Thursday, March 7, 2013

Some inspirations for the upcoming "Language of the Birds"

After running late with February's image in the Magical Calendar project, it's been hard to catch up.  As I work to finish the image, I'd like to share some of the things that have been inspiring me.

A brief primer:

"The “language of birds” has many names; some call it the “Language of the Gods”, others the “Green language”. Michael Sells has referred to this “sacred language” as the “language of unsaying”, whereby the core of what needs to be said, is actually not said, though everyone understands what is being said.
The “language of birds” is therefore the mystical language, by default an unpopular subject amongst scholars, specifically because of the apparent lack of “clarity”: a clear and distinct sense. The sense is inferred."

"The origin of the “bird language” may go back to primitive societies. When shamans enter a trance, they attempt to speak the language of nature; they are said to speak “the language of birds”. Historians of religion have documented this phenomenon around the entire world and depictions of shamans with wings or as a bird are common. "

Essentially, there is this idea in all different mythologies, cultures and magical traditions that there is a magical / secret language of birds through which knowledge can be passed.  Sometimes the Language of the Birds is literally considered a coded language.  I looked at the representation of birds and bird-headed figures in relation to the passing of knowledge and the evolution of spirit.

There is a connection between serpent knowledge and language of the birds in Amazonian "shaman" culture, as evidenced in
The Cosmic Serpent: DNA and the Origins of Knowledge
Jeremy Narby

Edward Bruce Bynum

Bird gods / goddesses and symbolism are of course huge in ancient Egyptian (Kemetic) beliefs. 
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Thoth the scribe was an ibis.  A scribe = magician. 

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If most people are not literate and you need a written spell or talisman, you consult a scribe.  Thoth invented language, and Thoth invented Alchemy.  The Greeks decide that Thoth is their own Hermes, who becomes the godfather of Alchemy.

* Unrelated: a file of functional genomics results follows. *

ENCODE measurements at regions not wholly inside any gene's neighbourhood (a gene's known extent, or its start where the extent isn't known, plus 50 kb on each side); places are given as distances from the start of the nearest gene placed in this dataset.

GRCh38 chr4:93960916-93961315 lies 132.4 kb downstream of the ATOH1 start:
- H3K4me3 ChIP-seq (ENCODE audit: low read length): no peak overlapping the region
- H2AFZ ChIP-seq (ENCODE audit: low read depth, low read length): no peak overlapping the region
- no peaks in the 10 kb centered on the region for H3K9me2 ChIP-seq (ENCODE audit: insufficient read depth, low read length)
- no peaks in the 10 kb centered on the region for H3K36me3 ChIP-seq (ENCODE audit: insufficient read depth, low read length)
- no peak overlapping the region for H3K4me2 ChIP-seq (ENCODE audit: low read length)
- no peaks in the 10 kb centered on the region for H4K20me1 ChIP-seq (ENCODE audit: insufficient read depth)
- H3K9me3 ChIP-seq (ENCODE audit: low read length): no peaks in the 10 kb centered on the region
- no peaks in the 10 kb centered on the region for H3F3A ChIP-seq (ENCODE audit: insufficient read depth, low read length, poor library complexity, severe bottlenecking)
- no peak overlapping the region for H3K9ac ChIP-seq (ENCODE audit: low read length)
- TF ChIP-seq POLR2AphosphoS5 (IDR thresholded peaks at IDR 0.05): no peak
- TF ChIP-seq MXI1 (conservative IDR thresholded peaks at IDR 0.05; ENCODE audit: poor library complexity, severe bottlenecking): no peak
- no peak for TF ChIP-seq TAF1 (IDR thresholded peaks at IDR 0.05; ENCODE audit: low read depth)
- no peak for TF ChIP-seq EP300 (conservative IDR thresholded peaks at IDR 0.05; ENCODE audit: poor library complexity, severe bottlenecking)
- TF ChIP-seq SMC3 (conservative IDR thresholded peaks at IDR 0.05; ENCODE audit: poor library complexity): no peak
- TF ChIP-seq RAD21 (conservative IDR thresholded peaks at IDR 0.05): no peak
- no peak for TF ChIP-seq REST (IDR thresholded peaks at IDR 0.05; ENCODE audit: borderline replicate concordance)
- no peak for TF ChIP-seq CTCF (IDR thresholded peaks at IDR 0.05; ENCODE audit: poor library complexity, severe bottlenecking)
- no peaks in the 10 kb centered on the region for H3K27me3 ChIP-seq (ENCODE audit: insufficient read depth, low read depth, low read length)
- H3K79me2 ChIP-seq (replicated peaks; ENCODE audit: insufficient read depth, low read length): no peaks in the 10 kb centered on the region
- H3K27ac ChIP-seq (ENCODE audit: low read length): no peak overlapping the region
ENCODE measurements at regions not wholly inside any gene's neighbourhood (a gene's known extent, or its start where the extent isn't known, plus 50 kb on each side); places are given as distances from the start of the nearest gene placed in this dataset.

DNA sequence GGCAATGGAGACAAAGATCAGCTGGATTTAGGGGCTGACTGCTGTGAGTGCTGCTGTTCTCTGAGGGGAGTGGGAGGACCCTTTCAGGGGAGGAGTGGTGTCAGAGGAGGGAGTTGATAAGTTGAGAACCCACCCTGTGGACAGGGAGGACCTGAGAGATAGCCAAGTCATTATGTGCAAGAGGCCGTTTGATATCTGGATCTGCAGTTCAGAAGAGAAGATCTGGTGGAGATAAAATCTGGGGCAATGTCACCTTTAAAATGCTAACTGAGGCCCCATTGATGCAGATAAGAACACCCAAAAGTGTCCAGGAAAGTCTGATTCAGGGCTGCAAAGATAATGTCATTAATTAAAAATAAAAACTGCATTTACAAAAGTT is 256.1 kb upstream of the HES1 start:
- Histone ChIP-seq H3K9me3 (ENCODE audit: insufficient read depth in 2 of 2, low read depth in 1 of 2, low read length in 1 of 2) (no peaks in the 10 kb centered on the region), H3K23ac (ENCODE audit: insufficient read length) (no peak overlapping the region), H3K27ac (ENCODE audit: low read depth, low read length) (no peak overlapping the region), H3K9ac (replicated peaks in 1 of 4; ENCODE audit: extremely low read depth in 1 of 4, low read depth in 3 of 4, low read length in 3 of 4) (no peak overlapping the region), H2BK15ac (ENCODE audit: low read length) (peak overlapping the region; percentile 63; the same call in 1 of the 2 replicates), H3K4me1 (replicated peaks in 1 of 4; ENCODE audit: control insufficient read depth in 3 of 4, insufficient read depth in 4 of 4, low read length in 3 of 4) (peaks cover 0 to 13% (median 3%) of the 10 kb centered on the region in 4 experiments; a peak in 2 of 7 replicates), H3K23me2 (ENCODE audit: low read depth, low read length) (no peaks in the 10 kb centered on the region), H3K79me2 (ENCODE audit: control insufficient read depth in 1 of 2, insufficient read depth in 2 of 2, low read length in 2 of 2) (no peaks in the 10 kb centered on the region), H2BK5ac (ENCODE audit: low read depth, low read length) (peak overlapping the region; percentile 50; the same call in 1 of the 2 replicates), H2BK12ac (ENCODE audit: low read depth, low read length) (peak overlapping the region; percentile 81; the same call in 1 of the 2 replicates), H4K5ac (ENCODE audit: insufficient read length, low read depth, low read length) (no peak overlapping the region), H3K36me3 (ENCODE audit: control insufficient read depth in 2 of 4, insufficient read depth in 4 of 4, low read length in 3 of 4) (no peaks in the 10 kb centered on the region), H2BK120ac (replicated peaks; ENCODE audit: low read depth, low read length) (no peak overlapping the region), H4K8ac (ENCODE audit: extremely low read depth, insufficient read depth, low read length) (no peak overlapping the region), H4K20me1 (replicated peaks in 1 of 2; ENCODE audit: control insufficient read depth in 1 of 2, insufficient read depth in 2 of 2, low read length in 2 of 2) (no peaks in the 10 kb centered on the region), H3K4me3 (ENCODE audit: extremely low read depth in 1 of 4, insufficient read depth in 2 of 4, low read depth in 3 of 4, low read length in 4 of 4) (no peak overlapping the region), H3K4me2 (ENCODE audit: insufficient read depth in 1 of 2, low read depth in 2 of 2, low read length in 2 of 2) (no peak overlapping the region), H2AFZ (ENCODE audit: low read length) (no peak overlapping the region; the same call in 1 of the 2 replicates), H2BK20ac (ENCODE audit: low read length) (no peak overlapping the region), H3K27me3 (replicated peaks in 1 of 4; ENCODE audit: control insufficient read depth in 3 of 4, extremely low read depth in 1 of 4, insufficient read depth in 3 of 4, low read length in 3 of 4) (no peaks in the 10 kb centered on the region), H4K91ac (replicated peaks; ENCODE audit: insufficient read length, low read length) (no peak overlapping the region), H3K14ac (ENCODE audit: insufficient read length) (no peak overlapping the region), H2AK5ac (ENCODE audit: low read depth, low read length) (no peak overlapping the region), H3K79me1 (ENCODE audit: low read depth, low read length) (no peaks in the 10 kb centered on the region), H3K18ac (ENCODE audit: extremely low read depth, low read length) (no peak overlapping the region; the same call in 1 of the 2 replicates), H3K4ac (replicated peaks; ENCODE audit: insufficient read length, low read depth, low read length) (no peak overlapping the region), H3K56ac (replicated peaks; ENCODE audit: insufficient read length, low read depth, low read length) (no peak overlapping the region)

There are female aspects of this as well, namely Ma'at, goddess of order, who basically keeps the universe from falling apart.  She is represented as an ostrich feather.
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From an Egyptian tomb now in Vienna:

The Kemetic notions of Ba, Ka and Akh

Hugin and Munin (Thought and Memory) on Odin's shoulders.


Bird / Serpent connection:
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Compelling, powerful, terrifying women.  Women monsters.  This ties in, I suppose, with some of the things I've been dealing with in Earth Magic.
"In art, Sirens appeared first as birds with the heads of women, later as women, sometimes winged, with bird legs. Sirens were placed as guards on tombs of the sixth century BCE. Greek Sirens may have evolved from Egypt. In Egyptian religion, the ba is a portion of the soul which is generally represented as a bird with a human head."

These ladies are all over Vienna:

First published image of witches in flight.  "De Lamiis et Phitonicis Mulieribus."
Ulrich Molitor (1489)
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Bird's Head Haggadah -
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Max Ernst:  Robing of the Bride
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Sunday, January 20, 2013

BABALON information and inspiration

If it isn't obvious, I'm running a couple of days behind in releasing BABALON, the February image for the Magical Calendar project.  The main reason for this is that I feel it is an image with a great deal of history, and I've been fussing over a multitude of tests to ensure that I feel I've conveyed this in the finished image.

Detail images of two tests:

This are both fairly quick and loose, mainly acrylic paint applied over photo collage. 

I will be releasing more information in the next couple of days.  In the meantime, here are some of my references and inspiration for this image.

Babylon, as described in the Book of Revelation

Which in turn Aleister Crowley adapted as BABALON

"Lust" card from Crowley's Thoth Tarot deck, as illustrated by Lady Frieda Harris

Which in turn Jack Parsons further adapted, invoking her as a goddess in his Babalon Working

Kenneth Anger's Inauguration of the Pleasure Dome, starring (Marjorie) Cameron Parsons, Jack Parson's widow, as Babalon

 Similar imagery was used in Fritz Lang's 1927 film Metropolis:

William Blake

It's been said that Jack Parsons's Babalon Working symbolically opened the floodgates for modern witchcraft.  Whether you agree with this or not, the figure of Babalon as a powerful goddess certainly brings to mind certain images of witches and witchcraft throughout the ages.  I couldn't help but draw parallels between images of Babalon riding the Great Beast to some of my favorite images of witches riding to the sabbath.  

One of my favorites, Falero's Departure of the Witches: